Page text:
The DXY-U.S. dollar index climbed above the key 107 level for the first time since mid-November 2022, driven by the ongoing rally of the U.S. Treasury yields and the expectation for higher-for-longer interest rates.
The dollar index, a measure of the greenback’s standing against six leading global currencies, climbed as high as 107.30, posting a fresh 11-month high. The strong dollar added pressure on the major peers, driving down the Euro to $1,0440, the Pound Sterling to $1.21, and the Japanese Yen to ¥150, while the growth-sensitive Australian and New Zealand dollars posted fresh yearly lows of $0.6280 and $0.5870 respectively.
DXY-dollar index, Daily chart
What caused Tuesday's greenback and bond yield rally was the higher-than-expected U.S. Job Openings and Labor Turnover Survey for August. The survey showed 9.61 million job openings in the month, higher than the 8.8 million that economists previously surveyed by Dow Jones anticipated.
The jobs reading signaled a strong U.S. labor market, which could prompt the Federal Reserve to raise interest rates further in the next meetings and to keep its hawkish stance for longer. The central bank began hiking rates in March 2022 to ease inflation and cool the economy, including the labor market.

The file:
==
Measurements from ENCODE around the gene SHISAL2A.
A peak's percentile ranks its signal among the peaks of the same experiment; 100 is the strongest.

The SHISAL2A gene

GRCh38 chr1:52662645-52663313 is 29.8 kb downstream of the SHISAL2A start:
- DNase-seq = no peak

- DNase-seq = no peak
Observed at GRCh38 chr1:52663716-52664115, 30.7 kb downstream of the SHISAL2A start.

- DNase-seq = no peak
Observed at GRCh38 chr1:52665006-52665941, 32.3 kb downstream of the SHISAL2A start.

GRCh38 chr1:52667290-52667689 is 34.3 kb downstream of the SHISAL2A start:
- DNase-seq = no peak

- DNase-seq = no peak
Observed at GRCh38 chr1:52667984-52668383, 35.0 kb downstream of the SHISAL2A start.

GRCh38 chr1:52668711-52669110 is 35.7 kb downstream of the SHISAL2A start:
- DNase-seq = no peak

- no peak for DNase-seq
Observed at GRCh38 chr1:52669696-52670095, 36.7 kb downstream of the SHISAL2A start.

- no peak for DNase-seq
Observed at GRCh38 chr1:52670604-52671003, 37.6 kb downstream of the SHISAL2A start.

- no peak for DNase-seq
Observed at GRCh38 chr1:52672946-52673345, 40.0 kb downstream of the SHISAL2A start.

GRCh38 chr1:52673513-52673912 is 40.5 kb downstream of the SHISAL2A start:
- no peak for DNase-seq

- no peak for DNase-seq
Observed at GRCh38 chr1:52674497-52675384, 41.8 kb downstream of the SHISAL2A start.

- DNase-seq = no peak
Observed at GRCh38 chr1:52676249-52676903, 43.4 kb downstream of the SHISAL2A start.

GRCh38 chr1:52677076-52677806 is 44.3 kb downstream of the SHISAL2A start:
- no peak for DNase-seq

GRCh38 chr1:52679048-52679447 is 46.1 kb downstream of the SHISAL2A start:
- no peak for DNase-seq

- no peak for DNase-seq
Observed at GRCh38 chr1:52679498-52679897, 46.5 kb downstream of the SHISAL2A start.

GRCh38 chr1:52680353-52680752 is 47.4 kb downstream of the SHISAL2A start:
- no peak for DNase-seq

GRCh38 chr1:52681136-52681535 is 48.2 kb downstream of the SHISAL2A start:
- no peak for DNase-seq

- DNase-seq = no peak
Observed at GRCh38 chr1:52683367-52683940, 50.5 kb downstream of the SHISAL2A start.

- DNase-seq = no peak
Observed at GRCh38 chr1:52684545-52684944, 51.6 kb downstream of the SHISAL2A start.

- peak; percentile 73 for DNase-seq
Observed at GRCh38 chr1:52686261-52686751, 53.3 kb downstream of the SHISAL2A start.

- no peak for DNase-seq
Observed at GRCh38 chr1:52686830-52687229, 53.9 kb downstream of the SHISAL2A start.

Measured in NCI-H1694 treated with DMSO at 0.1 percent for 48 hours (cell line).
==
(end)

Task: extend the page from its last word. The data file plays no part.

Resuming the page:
The pledge by the Federal Reserve to keep interest rates at a higher level for longer to curb resilient inflation together with Tuesday’s resilient job data triggered a rally on the T-yields yesterday, with the 10-year Treasury yield surging as high as 4.884%, reaching its highest level in 16 years.
10-year U.S. Treasury yields, Daily chart
The 2-year yield also jumped to near monthly highs of 5.16%, while the 30-year Treasury yield touched the critical 5% mark, its highest yield since May 2009, fuelling fears that the U.S. economy would tip into recession.
Investors are also concerned that a ballooning federal budget deficit might lead to more supply of bonds to meet obligations but also require higher yields to clear the market.
Another recession warning is the inversion of the 2-year and 10-year Treasury yield curve (5.16% > 4.88%) a phenomenon that has historically been a reliable recession predictor (It typically takes 1.5-2 years for a recession to occur).
The yield curve inversion indicator rung correct for four of the five last recessions (excl. CoViD) and it most recently inverted in June 2022 (which means we’re due for a major contraction leading up to and within the next 9mos).
In this context, traders dumped the risk and growth-sensitive stocks for the safety of the dollar, sending the major indices of Dow Jones, Nasdaq Composite, and S&P 500 to 4-month lows, and the dollar-denominated Gold down to nearly $1,820/oz.
The market participants are concerned that the surging interest rates would freeze the business activity and housing market, which could potentially tip the U.S. economy into a hard or soft landing.
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